To generate tissue-specific daf-3 expression constructs, the y37a1.b5 promoter (2.9 kb; also known as the hyp7 promoter), hlh-1 promoter (2.9 kb), ges-1 promoter (3.3 kb), and gpa-4 promoter (3.0 kb) were amplified by PCR from genomic DNA. The PCR-amplified promoter region was inserted between the SphI and XmaI sites of the pPD49.26 vector, and the full-length daf-3 cDNA was then inserted between the KpnI and SacI sites. The constructs were confirmed by sequencing. The constructs were injected into animals at a concentration of 20 ng/µl with a comarker, Pord-1::rfp (50–100 ng/µl). At least three independent transgenic lines were analyzed for each rescue experiment.
To construct Pgpa-4::daf-7, 3.0-kb gpa-4 promoter was cloned into pPD49.26 at the PstI/XmaI sites, and 1.9-kb daf-7 genomic DNA was then inserted at the KpnI/SacI sites. To generate Pdaf-7::GFP reporter, 3.0-kb daf-7 promoter was cloned into pPD49.26-GFP at the PstI site.
Total RNA was extracted from synchronized animals using Trizol reagent. Quantitative PCR reactions were performed using UltraSYBR Mixture RT-PCR kits (CWBIO, CW2602M) and a PCR biosystems QuantStudio 7 Flex. Three independent experiments were performed. The results were analyzed with GraphPad Prism 5.
Quantification and statistical analysis
For quantification of the number of SQST-1::GFP aggregates, images were captured with a microscope (Zeiss M2) at 400× magnification. Images were captured at similar regions in the animals at the same developmental stage using the same exposure time. The number of SQST-1::GFP aggregates was quantified using ZEN lite 2011 and analyzed with GraphPad Prism 5. Five animals for each strain were used for quantification. For measurement of the fluorescence intensity of GFP::LGG-1 puncta, images were acquired at 630× magnification using a Zeiss LSM880 microscope. For quantification of the fluorescence intensity of Paak-2::AAK-2::Tomato, Pnlp-29::GFP, and Pgpdh-1::GFP, images were acquired at 100× magnification using a Zeiss M2 microscope. Images were quantified using ImageJ (National Institutes of Health) and analyzed with GraphPad Prism 5. At least five animals were analyzed. Immunoblotting results are representative of three independent experiments. The intensity of Western blot signals was quantified using ImageJ. Statistical comparisons were made using the two-tailed unpaired Student’s t test, and the results are shown as mean ± SEM; ns, no significant difference, P > 0.05; *, P < 0.05; **, P < 0.01; ***, P < 0.001.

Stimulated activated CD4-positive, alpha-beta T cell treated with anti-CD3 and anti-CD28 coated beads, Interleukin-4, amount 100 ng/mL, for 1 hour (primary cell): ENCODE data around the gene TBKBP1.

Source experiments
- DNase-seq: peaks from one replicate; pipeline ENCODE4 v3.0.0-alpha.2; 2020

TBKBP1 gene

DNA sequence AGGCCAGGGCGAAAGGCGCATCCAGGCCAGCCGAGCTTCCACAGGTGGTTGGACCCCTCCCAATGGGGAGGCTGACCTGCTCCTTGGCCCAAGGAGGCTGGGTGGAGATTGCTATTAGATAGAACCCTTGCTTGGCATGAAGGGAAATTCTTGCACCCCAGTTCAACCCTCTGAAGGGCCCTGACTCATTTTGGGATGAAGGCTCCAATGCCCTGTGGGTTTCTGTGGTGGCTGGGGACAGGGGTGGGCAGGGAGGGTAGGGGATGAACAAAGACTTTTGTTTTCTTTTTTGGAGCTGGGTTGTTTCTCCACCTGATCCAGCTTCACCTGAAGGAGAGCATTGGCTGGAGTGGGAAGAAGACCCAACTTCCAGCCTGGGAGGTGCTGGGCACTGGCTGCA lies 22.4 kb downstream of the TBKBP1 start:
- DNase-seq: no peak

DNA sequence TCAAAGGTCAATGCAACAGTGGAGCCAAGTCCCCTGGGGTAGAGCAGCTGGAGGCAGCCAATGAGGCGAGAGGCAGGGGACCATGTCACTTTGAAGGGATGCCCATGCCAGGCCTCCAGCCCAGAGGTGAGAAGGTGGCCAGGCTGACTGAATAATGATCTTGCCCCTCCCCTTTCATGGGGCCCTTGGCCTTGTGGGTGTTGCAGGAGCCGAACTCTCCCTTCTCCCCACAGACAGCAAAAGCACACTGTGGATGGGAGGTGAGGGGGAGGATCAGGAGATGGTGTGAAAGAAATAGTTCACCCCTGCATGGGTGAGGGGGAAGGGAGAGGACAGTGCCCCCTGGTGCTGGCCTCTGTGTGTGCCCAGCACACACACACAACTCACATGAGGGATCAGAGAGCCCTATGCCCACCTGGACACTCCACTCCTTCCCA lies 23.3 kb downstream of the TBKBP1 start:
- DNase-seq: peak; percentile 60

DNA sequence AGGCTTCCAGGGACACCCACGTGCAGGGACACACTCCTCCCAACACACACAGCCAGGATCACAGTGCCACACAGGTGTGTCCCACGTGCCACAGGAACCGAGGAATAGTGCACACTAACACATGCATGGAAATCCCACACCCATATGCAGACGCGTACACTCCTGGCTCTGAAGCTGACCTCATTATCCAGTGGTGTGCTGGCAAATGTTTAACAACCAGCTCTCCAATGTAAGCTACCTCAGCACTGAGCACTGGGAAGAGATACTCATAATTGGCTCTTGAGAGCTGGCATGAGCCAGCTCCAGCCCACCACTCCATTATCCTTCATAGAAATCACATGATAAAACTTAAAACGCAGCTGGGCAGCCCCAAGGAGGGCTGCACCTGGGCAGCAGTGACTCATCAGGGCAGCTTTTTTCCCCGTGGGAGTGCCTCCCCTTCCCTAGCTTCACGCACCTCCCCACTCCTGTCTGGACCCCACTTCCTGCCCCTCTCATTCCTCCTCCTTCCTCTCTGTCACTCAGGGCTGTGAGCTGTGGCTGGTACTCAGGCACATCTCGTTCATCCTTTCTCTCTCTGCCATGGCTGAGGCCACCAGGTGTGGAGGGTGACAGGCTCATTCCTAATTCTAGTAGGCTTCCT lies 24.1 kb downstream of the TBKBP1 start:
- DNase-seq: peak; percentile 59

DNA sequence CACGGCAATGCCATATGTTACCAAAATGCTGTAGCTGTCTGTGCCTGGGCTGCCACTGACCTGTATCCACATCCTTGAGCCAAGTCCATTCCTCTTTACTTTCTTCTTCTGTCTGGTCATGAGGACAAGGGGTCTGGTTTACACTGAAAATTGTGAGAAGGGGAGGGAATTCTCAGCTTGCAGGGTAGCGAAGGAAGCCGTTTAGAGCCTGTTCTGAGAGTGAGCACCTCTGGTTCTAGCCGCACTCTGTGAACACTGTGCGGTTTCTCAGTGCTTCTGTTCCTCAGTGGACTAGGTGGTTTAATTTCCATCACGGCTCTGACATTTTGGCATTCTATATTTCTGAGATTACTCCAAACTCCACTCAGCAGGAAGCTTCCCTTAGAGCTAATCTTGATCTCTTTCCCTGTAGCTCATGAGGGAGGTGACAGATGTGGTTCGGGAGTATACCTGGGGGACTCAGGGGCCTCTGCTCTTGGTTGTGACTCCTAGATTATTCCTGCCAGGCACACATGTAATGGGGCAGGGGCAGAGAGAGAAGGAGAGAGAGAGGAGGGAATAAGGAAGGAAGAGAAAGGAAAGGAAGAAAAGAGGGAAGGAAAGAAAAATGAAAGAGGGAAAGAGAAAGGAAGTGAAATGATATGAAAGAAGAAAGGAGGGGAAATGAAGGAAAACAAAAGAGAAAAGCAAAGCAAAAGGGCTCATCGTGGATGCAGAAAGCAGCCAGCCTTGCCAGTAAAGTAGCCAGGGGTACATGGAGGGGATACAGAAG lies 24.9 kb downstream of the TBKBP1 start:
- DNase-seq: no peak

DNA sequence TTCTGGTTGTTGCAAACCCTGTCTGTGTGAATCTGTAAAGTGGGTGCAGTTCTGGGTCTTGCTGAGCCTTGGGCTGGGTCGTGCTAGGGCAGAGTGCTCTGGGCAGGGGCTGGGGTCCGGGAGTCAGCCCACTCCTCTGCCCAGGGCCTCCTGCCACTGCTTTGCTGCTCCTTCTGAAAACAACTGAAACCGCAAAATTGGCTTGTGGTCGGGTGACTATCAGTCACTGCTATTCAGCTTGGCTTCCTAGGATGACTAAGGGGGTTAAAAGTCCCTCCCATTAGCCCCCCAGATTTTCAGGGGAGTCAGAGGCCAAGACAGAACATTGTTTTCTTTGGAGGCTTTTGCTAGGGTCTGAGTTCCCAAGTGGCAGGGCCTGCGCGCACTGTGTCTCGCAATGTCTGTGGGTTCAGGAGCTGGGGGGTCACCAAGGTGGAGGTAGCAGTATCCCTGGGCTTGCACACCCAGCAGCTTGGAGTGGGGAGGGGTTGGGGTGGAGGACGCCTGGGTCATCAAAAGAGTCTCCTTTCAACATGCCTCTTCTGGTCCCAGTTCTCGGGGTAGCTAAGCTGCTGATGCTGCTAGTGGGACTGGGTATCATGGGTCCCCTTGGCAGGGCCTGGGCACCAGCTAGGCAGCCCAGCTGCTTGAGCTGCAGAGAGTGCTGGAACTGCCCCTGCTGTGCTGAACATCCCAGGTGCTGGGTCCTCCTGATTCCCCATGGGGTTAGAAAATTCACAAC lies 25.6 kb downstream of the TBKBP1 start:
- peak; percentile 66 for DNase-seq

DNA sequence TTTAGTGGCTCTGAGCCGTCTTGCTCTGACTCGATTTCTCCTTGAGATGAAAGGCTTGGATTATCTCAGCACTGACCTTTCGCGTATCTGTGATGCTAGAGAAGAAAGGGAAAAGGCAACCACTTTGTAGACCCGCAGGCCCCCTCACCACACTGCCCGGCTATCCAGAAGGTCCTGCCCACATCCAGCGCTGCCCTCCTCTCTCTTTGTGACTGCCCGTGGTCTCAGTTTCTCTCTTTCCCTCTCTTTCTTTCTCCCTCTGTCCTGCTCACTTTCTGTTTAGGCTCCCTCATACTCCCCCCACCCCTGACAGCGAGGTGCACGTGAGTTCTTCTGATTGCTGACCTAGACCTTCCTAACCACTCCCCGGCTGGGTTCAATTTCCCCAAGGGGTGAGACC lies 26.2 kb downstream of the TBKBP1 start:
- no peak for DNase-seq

Online supplemental material
Fig. S1 shows elevated autophagy activity in dpy-10 mutants. Fig. S2 shows the requirement of functional cilia in systemic autophagy induction in dpy-10 mutants. Fig. S3 shows the requirement of TGFβ signaling in systemic autophagy activation in dpy-10 mutants. Functional cilia, dauer TGFβ signaling, and AMPK/AAK-2 are not involved in the innate immune response and hypertonic stress response in dpy-10 mutants.
We are grateful to Dr. Isabel Hanson for editing work and Dr. Malene Hansen (Sanford Burnham Prebys Medical Discovery Institute, La Jolla, CA) for the AAK-2(aa1-321)::Tomato strain.
This work was supported by the following grants to H. Zhang: Beijing Municipal Science and Technology Commission (Z181100001318003), Chinese Ministry of Science and Technology 017YFA0503401), National Natural Science Foundation of China (31421002, 31561143001, 31630048, and 31790403), Strategic Priority Research Program of the Chinese Academy of Sciences (grant XDB19000000), and Key Research Program of Frontier Sciences, Chinese Academy of Sciences (grant QYZDY-SSW-SMC006).
The authors declare no competing financial interests.
Author contributions: H. Zhang designed the experiments. Y.J. Zhang and L.X. Qi performed the experiments. H. Zhang wrote the manuscript.